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Heralding Our History: Perkasie has more historic districts than square miles


Perkasie is known for its hometown charm, but did you know the borough has four different historic areas?

With a population of 9,129 people, Perkasie packs a lot of historic architecture and features into its 2.54 square miles. Many of its buildings were constructed between 1879 and 1971 as Perkasie expanded from 1,640 acres to more than 15,000 acres today. Here is a quick guide to those districts, including their most significant historic structures.

1. Perkasie Park camp meeting

The privately owned camp meeting on Ninth Street is the only National Historic District in the borough. The land was used for Sunday School picnics and other events in the 1870s until the Perkasie Park Association bought the property in 1882.

Perkasie Park’s outdoor auditorium dates back to 1886 and it hosted everything from large camp meetings with thousands of people, to high school graduations and Memorial Day services. Today, it hosts religious services during the summer. Members of the association also own 60 Victorian cottages.

Perkasie Park hosts its annual Founders Day event each summer when the general public can tour the park’s grounds and go inside cottages.

2. The Perkasie Historic District

In 2021, the Pennsylvania Historic and Museum Commission (PHMC) said the original part of Perkasie and its neighboring sections were eligible to become a National Historic District. The district’s center, which has been called Olde Town in recent years, contained most of Perkasie during the 1880s and 1890s. The surrounding areas were added as the cigar and clothing industries became popular and Sell-Perk High School was built in the early 1930s.

This district has numerous buildings designed by architects Milton B. Bean and A. Oscar Martin.

Bean designed many classic brick Queen Anne homes that have “witches’ hat towers.” He also designed the beautiful Beidler mansion, now the home of several business, across from the Perkasie Fire Company. Martin worked in several styles and his buildings often have round windows, such as Perkasie’s first firehouse at Seventh and Arch streets.

Also of note is Perkasie’s collection of Victorian brick block houses built for local residents and factory workers. Many have facings of Rockhill granite. More than 85% of Perkasie Historic District buildings will be contributing properties to a National Historic District when Perkasie gets final approval of its application to the state in the near future.

3. The Lake Lenape Park District

In 2015, the PHMC determined that Lake Lenape Park also was eligible for the National Register of Historic Places because of “its association with the early 20th century movements to develop recreational and natural resources in Pennsylvania.” Perkasie and Sellersville own the 122-acre park, with Perkasie’s section on the park’s east side.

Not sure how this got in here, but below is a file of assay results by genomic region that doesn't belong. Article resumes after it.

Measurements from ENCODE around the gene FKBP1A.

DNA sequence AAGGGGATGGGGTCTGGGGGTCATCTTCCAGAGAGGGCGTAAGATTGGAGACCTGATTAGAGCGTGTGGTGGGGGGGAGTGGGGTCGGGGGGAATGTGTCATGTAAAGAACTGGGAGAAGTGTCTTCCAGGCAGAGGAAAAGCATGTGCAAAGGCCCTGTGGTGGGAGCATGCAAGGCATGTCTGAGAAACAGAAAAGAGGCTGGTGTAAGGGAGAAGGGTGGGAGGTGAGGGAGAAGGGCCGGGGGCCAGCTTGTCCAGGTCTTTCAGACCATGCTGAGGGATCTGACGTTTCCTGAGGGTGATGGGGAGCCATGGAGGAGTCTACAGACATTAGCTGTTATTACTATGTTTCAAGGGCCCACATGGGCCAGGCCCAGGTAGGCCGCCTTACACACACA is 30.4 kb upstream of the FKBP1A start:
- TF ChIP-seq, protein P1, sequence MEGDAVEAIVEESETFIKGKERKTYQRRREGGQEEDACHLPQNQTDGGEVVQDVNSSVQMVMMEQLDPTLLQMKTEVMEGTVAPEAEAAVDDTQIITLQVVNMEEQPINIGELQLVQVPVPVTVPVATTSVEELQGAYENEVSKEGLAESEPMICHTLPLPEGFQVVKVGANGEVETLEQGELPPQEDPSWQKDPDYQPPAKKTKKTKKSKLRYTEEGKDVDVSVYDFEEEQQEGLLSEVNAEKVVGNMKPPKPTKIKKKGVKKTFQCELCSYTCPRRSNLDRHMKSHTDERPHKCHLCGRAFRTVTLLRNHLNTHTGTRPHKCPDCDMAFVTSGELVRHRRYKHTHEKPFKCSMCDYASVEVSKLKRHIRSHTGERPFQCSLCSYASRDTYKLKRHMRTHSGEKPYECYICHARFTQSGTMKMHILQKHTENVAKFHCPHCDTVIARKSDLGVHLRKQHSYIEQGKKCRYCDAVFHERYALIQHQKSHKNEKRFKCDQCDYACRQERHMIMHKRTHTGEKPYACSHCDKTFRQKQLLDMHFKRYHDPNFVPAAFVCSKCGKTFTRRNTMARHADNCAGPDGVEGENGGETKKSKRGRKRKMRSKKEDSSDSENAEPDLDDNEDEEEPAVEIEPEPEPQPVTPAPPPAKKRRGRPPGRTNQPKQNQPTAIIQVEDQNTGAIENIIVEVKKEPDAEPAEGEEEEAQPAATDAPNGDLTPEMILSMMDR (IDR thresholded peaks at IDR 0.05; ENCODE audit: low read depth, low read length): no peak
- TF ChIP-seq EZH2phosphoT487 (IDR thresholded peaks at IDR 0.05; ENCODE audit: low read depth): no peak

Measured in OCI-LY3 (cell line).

In the 1930s, local leaders joined with federal and county officials to buy the land to create a gift to “the children of the future.” The Works Progress Administration (or WPA) paid for the labor needed to refashion the Perkiomen Creek. The creek was dredged, and the fill used to build a man-made island with two Roebling suspension bridges.

Perkasie bought an additional 44 acres in the 1950s to host baseball fields, and the relocated South Perkasie Covered Bridge.

Today, Lenape Park hosts summer concerts and the popular Pennridge Community Day event each July, complete with fireworks, and it is heavily used as a recreational facility.

4. The Bridgetown/South Perkasie Historic District

The PHMC also said in 2000 that parts of South Perkasie are eligible as a National Historic District. Route 152, or Walnut Street, dates back to the early 1800s when it was called the Philadelphia Road. By the 1840s, houses were built near the road, and the Bridgetown Hotel was added in the 1850s. (It is now the South Perkasie Hotel a.k.a. The Perk.) The Bridgetown-Perkasie Turnpike Company also owned Walnut Street for several decades.

Other historic buildings in South Perkasie include the Benfield Mill, St. Andrew’s UCC, the Third Ward School, and the former Royal Pants factory. Parts of the mill date back to the late 1820s, and St. Andrew’s is Perkasie’s oldest church. The schoolhouse, just up Main Street from The Perk, was designed by Oscar Martin. Royal Pants was Perkasie’s biggest employer and played a role in World War II as the Navy’s pants supplier. Today, the facility hosts Free Will Brewing and several other businesses.

Touring maps of the borough are available at the Perkasie Historical Society’s website at

Scott Bomboy is the chair of Perkasie Council’s Historical Committee, and he has written two books about Perkasie’s history.

“Heralding Our History” is a weekly feature. Each month, the Herald delves into the history of one of its towns.

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